"\N{LATIN CAPITAL LETTER D WITH SMALL LETTER Z}",
    "\N{LATIN SMALL LETTER DZ}ur",
    "\N{LATIN SMALL LETTER DZ}",

  # test titlecase

    "FBI", "F B I", "F.B.I",
    "HP Company", "H.P. Company",
    "ThisIsInTitleCaseYouKnow",

    "M\N{MODIFIER LETTER SMALL C}",
    "\N{MODIFIER LETTER SMALL C}M",

    "M\N{MODIFIER LETTER SMALL C}Kinley",  # titlecase
    "M\N{MODIFIER LETTER SMALL C}KINLEY",  # uppercase
    "m\N{MODIFIER LETTER SMALL C}kinley",  # lowercase

    # Return true if the string is a titlecased string and there
    # is at least one character, for example uppercase characters may
    # only follow uncased characters and lowercase characters only
    # cased ones. Return false otherwise.

    # Return true if all cased characters in the string are lowercase and there is at least one cased character,
]

for s in data:

  # "Return true if all cased characters in the string are lowercase 
  #  and there is at least one cased character"

    if s.islower():
        if not (        regex.search(r'\p{cased}', s) 
                and not regex.search(r'(?=\p{cased})\P{LOWERCASE}', s)):
            print(s+" islower() but fails to have at least one cased character with all cased characters lowercase!")
    else:
        if (        regex.search(r'\p{cased}', s) 
            and not regex.search(r'(?=\p{cased})\P{LOWERCASE}', s)):
            print(s+" not islower() but has at least one cased character with all cased characters lowercase!")

  # "Return true if all cased characters in the string are uppercase 
  #  and there is at least one cased character"

    if s.isupper():
        if not (        regex.search(r'\p{cased}', s)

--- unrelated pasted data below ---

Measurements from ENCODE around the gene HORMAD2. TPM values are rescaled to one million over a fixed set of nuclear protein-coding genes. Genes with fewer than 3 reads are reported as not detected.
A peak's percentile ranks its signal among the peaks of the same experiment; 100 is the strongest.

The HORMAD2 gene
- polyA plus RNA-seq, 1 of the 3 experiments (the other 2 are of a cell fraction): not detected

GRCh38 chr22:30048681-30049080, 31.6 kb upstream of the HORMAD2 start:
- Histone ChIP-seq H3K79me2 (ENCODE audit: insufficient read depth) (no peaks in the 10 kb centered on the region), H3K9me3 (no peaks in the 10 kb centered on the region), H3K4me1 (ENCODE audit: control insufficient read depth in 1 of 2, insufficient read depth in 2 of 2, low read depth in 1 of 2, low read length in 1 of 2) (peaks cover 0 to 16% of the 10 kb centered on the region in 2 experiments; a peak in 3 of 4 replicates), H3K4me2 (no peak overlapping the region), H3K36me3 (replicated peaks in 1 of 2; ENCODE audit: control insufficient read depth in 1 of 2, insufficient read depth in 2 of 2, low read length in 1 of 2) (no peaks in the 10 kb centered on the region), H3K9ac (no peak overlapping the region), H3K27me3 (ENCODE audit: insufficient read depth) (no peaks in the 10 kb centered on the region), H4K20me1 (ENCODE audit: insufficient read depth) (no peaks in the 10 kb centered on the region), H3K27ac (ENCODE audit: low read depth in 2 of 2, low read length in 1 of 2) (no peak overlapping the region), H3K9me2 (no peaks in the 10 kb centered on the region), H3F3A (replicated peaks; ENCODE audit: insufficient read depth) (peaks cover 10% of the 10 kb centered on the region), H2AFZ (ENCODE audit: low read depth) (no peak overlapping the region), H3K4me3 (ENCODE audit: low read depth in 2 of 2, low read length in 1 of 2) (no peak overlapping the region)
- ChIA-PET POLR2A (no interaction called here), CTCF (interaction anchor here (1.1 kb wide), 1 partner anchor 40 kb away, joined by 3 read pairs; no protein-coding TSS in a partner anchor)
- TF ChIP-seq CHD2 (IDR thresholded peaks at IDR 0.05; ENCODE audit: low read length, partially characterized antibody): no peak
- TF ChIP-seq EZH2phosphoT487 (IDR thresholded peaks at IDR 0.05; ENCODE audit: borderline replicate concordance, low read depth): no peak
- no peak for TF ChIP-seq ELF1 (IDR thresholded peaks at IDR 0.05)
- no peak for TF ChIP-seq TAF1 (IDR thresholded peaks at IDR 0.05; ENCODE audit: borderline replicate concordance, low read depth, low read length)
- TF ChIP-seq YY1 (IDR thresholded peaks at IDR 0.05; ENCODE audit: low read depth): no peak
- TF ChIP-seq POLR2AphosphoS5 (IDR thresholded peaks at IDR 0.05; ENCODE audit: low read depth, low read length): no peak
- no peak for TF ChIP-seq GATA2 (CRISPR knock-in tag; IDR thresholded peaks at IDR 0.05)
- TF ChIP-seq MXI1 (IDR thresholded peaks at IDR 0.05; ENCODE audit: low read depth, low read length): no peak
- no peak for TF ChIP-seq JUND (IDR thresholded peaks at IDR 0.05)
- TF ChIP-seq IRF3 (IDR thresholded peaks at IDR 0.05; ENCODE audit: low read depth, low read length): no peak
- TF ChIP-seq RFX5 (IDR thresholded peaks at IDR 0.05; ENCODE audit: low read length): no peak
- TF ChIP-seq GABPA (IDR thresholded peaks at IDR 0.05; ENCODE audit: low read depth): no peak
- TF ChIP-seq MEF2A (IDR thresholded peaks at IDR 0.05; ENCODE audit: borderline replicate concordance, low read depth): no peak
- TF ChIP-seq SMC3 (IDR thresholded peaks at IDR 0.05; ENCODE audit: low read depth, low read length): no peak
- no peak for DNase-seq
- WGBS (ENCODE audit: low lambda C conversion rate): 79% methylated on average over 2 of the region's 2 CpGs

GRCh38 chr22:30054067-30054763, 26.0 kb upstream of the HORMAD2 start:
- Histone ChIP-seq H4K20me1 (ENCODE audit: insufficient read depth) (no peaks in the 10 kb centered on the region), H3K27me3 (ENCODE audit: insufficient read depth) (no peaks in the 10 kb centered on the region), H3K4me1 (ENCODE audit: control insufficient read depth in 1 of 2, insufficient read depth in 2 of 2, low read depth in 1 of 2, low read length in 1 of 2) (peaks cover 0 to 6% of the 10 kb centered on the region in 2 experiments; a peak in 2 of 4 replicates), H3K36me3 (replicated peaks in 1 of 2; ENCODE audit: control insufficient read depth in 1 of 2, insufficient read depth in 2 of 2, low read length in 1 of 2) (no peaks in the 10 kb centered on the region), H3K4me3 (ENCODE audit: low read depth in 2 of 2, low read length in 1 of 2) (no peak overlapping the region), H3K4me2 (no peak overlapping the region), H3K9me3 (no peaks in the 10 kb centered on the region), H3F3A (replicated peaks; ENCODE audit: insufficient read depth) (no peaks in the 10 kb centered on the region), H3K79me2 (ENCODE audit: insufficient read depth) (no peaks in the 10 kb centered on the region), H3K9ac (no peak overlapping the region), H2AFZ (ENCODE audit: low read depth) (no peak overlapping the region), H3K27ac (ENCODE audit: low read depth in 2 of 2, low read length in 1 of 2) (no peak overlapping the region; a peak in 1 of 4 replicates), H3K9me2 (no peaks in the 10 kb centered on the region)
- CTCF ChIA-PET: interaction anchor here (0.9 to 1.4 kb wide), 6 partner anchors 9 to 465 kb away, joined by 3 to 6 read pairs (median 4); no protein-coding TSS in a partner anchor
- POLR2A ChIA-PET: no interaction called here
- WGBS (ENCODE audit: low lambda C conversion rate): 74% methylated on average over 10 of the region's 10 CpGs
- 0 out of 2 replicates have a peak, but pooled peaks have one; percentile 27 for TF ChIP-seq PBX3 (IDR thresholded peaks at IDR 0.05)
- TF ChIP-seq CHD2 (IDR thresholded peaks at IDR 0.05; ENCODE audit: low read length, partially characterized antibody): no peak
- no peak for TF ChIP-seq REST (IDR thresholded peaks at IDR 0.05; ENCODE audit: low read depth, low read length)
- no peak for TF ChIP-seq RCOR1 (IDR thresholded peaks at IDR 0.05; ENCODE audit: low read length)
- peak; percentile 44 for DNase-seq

and not regex.search(r'(?=\p{cased})\P{UPPERCASE}', s)):
            print(s+" isupper() but fails to have at least one cased character with all cased characters uppercase!")
    else:
        if (        regex.search(r'\p{cased}', s) 
            and not regex.search(r'(?=\p{cased})\P{UPPERCASE}', s)):
            print(s+" not isupper() but has at least one cased character with all cased characters uppercase!")

  # "Return true if the string is a titlecased string and there is at
  # least one character, for example uppercase characters may only
  # follow uncased characters and lowercase characters only cased ones."

    has_it  = s.istitle()
    want_it1 = (  
          # at least one title/uppercase
                regex.search(r'[\p{Lt}\p{uppercase}]', s) 
                  and not 
          # plus no title/uppercase follows cased character
               regex.search(r'(?<=\p{cased})[\p{Lt}\p{uppercase}]', s)
                  and not 
          # plus no lowercase follows uncased character
               regex.search(r'(?<=\P{CASED})\p{lowercase}', s)
              )

    want_it  = regex.search(r'''(?x) 
        ^ 
            (?:
                \P{CASED} * 
                [\p{Lt}\p{uppercase}] 
                (?! [\p{Lt}\p{uppercase}] )
                    \p{lowercase} *
            ) +
            \P{CASED} * 
        $
    ''', s)

    if VERBOSE:
        if has_it and want_it:
            print( s + " istitle() and should be (OK)")
        if not has_it and not want_it:
            print( s + " not istitle() and should not be (OK)")

    if has_it and not want_it:
        print( s + " istitle() but should not be")

    if want_it and not has_it:
        print( s + " not istitle() but should be")
History
Date User Action Args
2011-10-03 02:25:23tchristsetrecipients: + tchrist, lemburg, gvanrossum, loewis, terry.reedy, ezio.melotti, mrabarnett
2011-10-03 02:25:23tchristlinkissue12753 messages
2011-10-03 02:25:21tchristcreate